Imitate their faith. Look at them, look at how they live, and imitate them. So, if you watched me, you would see that I live in a house with a screen door that had a small tear in it, that our cat and dog have ripped wide open. We have a desk on our porch that I started to refinish 6 months ago, the very week I got a pinched nerve and had to stop. We had a tree fall down in our back yard, and I started to cut it up that same week. Since that week, I haven't done any of those chores, and I am embarrassed every time I see all of that. So, should you imitate this? Of course not!  We aren't to imitate our leaders, we are to imitate their faith!  As they in faith obey the Shepherd, the Lord Jesus, so we should imitate them. Even that kind of imitation, though, requires that we know what is worth imitating when we see it. Being shepherded by another human is not a passive activity for any of us, even if we are like sheep in God’s eyes. Remember what Jesus said about the Pharisees, that because they sit on the seat of Moses, we should obey what they say, but not do as they do? We have to know the difference. Unless you have a relationship with God through Christ yourself, you can't benefit from seeing my, or any Christian leader's faith, and imitating it. All that will happen is that you will deceive yourself, and imitate the wrong thing. For the Christian, the Lord is your Pastor.

One of the implications of this understanding is that pastors can be seen for what they are, just other people. Pastors have as many problems and shortcomings as anyone else. When we place a pastor on a pedestal, we're setting him or her up to be toppled off, so that then we'll go around wringing our hands about it when it happens. What a far better Church it would be if we treated each other exactly the same, encouraging each other and forgiving each other, as needed. “Well, OK, so we'll give you a break, pastor, you're just human like all of us, but then what's the deal with you being a pastor? How is a pastor any different?” The answer is that the pastor isn't any different. What is different is the gift of God. If you believe the Scripture, then, there are real implications for you in recognizing that the pastor is just an ordinary schmuck, but that God has given the gift of shepherding to certain persons in the Church for your benefit. Those gifts are from God to you, for your building up in faith and equipping you for your life of ministry in the Lord.

Another implication of this is that you need to know how to have a pastor. One approach is simply to come to Church. Many people do this, and they expect that the pastor will call on them occasionally, and that they can be baptized, confirmed, married, and buried by the pastor, or not, as they choose. In other words, they have a pastor that they can use or not, as desired, simply because they show up on Sundays in some frequency or other. Well, pastors typically won't turn you away if that is your approach, but you don't really have a shepherd. You are at the periphery, the far edge of the life of the Church. Another approach, is to use the pastor to reinforce what you've already decided to do. You make up your mind about a course of action, and announce it to your pastor, expecting him or her to bless it. Many of us are familiar with this approach from being someone's willful child. There is little role for the pastor except to smile, and dutifully ask God's blessing. Again, you don't really have a shepherd.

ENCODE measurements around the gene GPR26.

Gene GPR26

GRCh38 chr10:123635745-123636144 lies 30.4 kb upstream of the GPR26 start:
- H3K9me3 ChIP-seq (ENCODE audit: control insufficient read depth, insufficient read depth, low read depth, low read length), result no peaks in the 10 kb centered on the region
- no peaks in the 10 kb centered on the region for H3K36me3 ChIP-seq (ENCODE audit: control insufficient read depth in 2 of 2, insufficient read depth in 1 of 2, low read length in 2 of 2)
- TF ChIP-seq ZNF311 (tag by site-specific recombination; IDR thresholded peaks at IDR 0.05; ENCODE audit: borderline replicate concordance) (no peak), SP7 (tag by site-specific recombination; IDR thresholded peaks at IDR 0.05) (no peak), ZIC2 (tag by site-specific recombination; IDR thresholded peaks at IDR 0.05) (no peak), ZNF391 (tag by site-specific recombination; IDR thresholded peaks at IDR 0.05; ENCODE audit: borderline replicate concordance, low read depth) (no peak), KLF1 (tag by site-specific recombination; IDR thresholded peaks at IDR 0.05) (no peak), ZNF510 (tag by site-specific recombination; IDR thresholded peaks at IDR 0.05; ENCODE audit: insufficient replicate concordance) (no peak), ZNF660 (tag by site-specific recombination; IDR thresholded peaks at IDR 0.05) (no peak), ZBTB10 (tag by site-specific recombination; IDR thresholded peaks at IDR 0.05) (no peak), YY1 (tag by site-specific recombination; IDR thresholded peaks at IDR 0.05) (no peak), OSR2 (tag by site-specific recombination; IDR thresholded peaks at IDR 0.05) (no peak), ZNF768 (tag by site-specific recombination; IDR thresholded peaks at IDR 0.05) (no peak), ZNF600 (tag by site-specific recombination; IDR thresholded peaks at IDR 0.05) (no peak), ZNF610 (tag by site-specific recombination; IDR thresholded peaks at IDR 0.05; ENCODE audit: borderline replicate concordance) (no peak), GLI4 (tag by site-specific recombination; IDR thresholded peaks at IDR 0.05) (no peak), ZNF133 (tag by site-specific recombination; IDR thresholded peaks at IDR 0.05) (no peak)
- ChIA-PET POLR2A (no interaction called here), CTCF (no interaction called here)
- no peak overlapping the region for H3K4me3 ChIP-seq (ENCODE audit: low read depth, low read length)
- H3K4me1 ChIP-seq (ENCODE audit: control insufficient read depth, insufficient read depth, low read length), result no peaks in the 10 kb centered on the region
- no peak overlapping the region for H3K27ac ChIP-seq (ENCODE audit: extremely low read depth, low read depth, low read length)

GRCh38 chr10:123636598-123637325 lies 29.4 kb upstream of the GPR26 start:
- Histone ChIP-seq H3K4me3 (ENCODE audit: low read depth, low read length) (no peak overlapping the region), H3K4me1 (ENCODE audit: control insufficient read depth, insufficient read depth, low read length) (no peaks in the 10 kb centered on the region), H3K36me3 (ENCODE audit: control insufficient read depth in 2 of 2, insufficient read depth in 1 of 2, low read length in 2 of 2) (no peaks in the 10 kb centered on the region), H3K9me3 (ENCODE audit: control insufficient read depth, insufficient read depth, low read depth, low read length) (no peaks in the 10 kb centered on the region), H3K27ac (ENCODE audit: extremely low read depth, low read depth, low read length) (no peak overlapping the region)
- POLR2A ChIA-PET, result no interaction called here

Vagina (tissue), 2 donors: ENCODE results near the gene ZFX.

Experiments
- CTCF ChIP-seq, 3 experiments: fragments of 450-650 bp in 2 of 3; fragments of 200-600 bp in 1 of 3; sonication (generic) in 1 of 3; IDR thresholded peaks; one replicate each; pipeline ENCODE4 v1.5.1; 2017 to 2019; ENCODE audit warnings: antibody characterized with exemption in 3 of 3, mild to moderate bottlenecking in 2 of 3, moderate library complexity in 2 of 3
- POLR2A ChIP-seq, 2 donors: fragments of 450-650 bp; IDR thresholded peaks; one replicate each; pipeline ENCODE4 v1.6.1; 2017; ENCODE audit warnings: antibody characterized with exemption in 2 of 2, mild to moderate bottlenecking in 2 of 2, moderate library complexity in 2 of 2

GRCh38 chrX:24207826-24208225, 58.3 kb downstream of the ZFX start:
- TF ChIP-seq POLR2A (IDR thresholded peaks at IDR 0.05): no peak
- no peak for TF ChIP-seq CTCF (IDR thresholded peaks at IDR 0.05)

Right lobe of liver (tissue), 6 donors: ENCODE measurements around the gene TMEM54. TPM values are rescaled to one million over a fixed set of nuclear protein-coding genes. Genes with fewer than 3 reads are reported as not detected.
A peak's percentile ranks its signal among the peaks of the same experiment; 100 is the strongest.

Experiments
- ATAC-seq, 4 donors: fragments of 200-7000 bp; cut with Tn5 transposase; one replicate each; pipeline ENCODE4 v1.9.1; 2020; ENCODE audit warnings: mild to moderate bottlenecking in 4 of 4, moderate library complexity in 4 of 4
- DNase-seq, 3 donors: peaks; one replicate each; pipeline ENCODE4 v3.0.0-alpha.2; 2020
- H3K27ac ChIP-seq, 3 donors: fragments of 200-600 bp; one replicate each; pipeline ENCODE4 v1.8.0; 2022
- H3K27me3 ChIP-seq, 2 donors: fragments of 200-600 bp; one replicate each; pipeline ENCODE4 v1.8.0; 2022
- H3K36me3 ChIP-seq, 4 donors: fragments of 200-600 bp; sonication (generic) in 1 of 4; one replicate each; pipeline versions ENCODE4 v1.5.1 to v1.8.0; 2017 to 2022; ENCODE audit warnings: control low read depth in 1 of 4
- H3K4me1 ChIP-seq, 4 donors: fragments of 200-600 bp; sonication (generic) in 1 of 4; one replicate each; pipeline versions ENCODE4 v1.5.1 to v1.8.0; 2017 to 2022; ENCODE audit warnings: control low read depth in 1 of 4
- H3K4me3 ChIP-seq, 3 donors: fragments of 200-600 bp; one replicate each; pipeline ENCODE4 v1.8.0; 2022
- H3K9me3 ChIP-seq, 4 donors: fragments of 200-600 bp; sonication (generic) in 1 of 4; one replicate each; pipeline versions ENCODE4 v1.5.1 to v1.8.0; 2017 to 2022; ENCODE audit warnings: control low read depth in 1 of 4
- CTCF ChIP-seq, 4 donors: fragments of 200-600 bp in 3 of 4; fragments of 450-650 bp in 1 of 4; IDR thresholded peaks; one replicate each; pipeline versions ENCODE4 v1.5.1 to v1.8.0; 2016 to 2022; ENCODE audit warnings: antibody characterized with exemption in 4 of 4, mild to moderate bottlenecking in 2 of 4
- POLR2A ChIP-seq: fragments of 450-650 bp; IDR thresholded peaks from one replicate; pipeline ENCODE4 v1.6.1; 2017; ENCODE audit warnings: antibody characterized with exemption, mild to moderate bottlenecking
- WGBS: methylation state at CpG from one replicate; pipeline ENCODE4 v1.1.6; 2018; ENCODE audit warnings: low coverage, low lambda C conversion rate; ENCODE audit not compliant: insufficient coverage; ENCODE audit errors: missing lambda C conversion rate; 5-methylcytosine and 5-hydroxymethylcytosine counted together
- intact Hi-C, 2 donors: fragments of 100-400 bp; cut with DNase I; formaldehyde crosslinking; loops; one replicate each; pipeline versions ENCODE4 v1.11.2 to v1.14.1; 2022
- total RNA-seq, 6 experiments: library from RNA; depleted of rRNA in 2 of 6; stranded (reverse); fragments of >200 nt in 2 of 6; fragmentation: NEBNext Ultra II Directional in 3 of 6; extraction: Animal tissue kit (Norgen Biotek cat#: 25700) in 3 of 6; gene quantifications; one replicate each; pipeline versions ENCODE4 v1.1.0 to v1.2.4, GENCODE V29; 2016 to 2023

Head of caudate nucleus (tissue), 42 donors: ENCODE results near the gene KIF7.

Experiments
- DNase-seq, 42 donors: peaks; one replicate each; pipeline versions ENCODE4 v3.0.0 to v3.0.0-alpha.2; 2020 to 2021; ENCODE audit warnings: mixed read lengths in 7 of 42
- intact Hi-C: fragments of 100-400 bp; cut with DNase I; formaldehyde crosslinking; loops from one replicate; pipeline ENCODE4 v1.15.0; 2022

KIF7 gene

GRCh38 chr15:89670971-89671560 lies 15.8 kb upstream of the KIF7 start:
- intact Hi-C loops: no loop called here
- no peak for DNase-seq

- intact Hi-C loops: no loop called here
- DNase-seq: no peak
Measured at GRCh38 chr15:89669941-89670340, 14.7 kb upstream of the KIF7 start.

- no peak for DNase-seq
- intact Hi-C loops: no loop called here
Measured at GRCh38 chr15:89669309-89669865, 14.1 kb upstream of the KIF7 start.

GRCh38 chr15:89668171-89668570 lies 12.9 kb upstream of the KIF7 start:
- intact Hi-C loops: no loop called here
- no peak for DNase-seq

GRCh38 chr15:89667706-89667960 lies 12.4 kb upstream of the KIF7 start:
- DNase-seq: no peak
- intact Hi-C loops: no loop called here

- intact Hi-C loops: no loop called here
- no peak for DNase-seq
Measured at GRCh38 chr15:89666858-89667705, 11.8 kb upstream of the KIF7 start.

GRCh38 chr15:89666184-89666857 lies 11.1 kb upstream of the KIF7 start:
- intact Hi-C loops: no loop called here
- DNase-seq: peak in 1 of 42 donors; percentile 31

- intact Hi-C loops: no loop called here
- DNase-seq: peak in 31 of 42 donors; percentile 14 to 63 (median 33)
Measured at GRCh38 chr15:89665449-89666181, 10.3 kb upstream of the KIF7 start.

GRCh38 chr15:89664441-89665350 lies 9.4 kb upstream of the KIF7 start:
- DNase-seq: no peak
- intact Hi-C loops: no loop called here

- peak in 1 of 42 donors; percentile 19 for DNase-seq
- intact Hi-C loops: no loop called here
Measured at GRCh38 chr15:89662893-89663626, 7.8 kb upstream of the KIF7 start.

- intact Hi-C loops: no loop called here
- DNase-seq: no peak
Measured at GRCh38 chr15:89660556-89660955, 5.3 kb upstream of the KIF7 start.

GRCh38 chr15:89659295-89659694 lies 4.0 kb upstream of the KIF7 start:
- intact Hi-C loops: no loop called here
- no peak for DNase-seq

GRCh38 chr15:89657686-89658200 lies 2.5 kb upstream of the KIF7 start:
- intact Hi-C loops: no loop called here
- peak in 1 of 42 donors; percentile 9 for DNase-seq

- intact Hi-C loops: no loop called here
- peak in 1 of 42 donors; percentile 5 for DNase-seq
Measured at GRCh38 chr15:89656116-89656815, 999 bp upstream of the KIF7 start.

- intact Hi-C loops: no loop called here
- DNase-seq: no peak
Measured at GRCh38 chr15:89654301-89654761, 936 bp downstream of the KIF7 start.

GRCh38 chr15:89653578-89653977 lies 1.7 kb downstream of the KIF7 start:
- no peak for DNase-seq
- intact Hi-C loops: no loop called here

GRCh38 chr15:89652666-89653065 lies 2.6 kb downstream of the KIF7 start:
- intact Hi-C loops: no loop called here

On the opposite side of things, you may engage a pastor seriously, and almost ask permission for things in life. In other words, you may really want a pastor to dictate to you what God wants you to do. The reality is that there is no pope. No pastor can tell you what you should do in specific details with the authority of God, in the majority of cases. They cannot tell you what car to drive, what clothes to wear, or what to eat. They just don't have the authority. The Lord is your Shepherd.

That doesn't leave the pastor as useless, however. Far from it. Your pastor has far greater authority, because the authority God gives to pastors is over your faith. The teaching of Moses and the apostles, of Christ, and of the apostles, is the food that the pastor is commanded to bring to you. This teaching will affect your entire life, everything you do, if you obey. But if you have a relationship with God through Christ, you will hear the voice of the True Shepherd as those he gifts as shepherds interact with you. So, for you to benefit from having a pastor, you need to establish a pastoral relationship, to let your pastor know in some way that you are part of his or her flock. People do that in numerous ways, from saying it in so many words that "Pastor, I want you to watch over my spiritual life" to simply asking to have a talk and opening up about issues in your life. What's important is not how you do it, but that you enter into a relationship with a person that God has gifted for shepherding where your spiritual life, your faith, is open for discussion, so that you can hear from God through them.

That's where the obedience comes in. Because when you realize that a pastor is there is help you in your relationship with God through Christ, to encourage you in that relationship, and to better equip you to be the person God calls you to be, then you will avail yourself of what a pastor has to offer, whether it is teaching, counseling, prayer, encouragement or correction, all the while imitating their faith as you perceive that is in accord with the Scriptures. In contrast to all other approaches, if you have issues and decisions to make in your life, you wouldn't approach your pastor to get the answer, you would approach the Lord Jesus to get the answer, and get together with your pastor, actively listening not for his or her opinion, but for God's voice. If we will do that, the Lord is faithful to speak to us there, not because of the pastor, but because the Lord Himself is our Shepherd.

This sermon was preached extemporaneously at St. Stephen's on 01/12/03.  The text here is a recollection of that sermon, adapted for Good Shepherd Sunday on 5/11/03  at  St. Mary's-Fleeton.

© 2003 The Rev. Joseph P. Murphy, Ph.D.